How the Conservatives Helped Us (or didn’t) Part II

May 8th, 2016

Read Part I here.

We met David Sweet, M.P. in the summer of 2013.  He told us that he was appalled by the unethical conduct of CSA and would work with us on several specific measures to recover CSA as a regulator in the public interest.  As a Conservative MP, David Sweet chaired the Industry Committee, one of the Parliamentary bodies capable of making changes to the CSA.  David was one of the first MPs to commit to correcting CSA abuses.  But that was in the summer.

“Today we have before us Mr. Wayne Edwards, from the Canadian Anti-Counterfeiting Network.  From the Canadian Standards Association we have before us Katalin Molnar, Manager, Global Intellectual Property Protection.”  This is how David Sweet opened the November 6th, 2013 meeting of the Industry Committee. 

RestoreCSA readers will recall that the Canadian Anti-Counterfeiting Network (CACN) is really a front for the CSA.  You can’t verify that now of course, because right after our article about them, the CACN deleted the evidence of CSA’s activities from their website.  We documented that too.  But back to the Committee.

There were four witnesses at the Nov. 6th Committee meeting and the CSA / CACN were two of them.  Mathematically then, fifty percent of the witnesses at Committee were representing the same interests on counterfeiting issues.  That’s a problem already. 

As we reported in August 2013, the CSA had recently been caught selling counterfeit safety certifications.  In fact, CSA had been selling counterfeit certifications for eight years before being caught in 2010.  The Anti-Counterfeiting Network was founded by CSA in 2006, at the height of their own counterfeiting operations.

In other words, one of Canada’s most prolific counterfeiters was invited to contribute to Canada’s anti-counterfeiting legislation.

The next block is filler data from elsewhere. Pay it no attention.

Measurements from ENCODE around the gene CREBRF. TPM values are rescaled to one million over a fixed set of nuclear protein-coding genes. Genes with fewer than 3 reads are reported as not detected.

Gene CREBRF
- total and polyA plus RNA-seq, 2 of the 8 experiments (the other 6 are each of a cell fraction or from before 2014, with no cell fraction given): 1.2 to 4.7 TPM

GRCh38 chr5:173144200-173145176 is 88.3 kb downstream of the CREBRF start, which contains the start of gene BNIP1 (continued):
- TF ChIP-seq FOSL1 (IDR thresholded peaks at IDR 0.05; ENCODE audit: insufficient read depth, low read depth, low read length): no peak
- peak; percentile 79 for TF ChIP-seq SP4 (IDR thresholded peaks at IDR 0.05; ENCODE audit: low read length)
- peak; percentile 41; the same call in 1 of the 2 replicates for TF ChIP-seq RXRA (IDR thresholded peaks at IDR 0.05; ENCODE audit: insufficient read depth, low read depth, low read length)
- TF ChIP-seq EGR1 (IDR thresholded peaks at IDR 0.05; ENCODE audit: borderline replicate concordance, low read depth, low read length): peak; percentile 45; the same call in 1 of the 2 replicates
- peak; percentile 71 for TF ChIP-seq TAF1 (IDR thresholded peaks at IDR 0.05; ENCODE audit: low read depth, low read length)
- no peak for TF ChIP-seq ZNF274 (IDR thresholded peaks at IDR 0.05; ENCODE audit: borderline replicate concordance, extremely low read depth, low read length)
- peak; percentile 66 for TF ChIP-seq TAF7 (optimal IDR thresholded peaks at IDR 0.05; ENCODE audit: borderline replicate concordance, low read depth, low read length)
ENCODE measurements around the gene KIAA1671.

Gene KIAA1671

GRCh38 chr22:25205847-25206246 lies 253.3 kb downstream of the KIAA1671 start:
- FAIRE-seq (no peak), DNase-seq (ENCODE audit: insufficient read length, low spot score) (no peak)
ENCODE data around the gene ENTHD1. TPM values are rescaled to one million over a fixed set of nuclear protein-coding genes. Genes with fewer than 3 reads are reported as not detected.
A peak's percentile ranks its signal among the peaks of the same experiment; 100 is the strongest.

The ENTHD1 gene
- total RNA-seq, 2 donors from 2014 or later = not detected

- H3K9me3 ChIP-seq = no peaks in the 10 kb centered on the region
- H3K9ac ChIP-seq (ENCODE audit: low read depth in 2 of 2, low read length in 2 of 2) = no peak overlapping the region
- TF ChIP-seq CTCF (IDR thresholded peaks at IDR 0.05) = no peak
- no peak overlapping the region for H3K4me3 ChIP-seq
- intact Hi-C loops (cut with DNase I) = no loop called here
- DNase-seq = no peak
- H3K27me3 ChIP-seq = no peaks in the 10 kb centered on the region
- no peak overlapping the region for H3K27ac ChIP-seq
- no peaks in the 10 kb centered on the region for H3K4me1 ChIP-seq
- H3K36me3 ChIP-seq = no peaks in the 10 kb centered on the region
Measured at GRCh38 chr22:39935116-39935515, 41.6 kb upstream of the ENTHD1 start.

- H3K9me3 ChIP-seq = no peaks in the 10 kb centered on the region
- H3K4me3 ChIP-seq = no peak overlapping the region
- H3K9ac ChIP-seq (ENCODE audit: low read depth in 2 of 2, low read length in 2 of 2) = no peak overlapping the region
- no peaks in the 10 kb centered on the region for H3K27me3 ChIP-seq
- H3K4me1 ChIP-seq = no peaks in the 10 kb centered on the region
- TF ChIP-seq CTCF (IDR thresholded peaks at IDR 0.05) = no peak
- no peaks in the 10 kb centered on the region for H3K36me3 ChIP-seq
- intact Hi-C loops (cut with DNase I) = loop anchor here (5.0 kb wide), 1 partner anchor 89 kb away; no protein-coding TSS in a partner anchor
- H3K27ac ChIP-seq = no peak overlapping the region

So what was their contribution?  Well, the CACN’s Wayne Edwards opened by reminding the Committee that his organization works “to fight against product counterfeiting” and has done “a lot of work […] on safety as it relates to counterfeit products that don’t make the mark or have not been tested by” the CSA.

Mr. Edwards declined to admit that the CSA is on the CACN’s board of directors, making the CACN’s claim to fight counterfeiting a bit inconsistent.

“We are concerned that the proposed border provisions will not provide an effective means for stopping counterfeit products at the border.”  Indeed, the CSA’s counterfeit products were manufactured internationally and none of them were stopped at the border.  Mr. Edwards declined to cite this example.

Then he spoke about seizing counterfeit products.  “Further, the provisions dealing with requests for assistance by rights holders provide for seizure and forfeiture only through civil court proceedings commenced by rights holders, and we see some issues with that.”  Remember his definitions; the “rights holder” is his boss, the CSA.  So he was arguing for the power to “seize” other people’s property without having to bother with legal processes. 

Recall that the CSA was recently granted ownership of Canada’s electrical laws.  In all, the CSA claims to “own” more than 630 public laws.  By the Federal Court’s recent Ruling, the CSA is the rights holder of these laws.  On this basis, CSA has sued PS Knight Co, because our books offer instruction on what is now considered private law.  If CSA was able to “seize” other people’s property without legal process, they could seize all of the products from their competitors’ inventories without warning, without due process, and without compensation.  And the really galling part?  The CSA has been granted immunities from civil litigation, so the victims of any such seizure may be refused the right to defend themselves against CSA.

It starts to sound awfully self-serving, doesn’t it?  It was an attempt to influence Parliament to grant sweeping powers to the CSA.  How much power?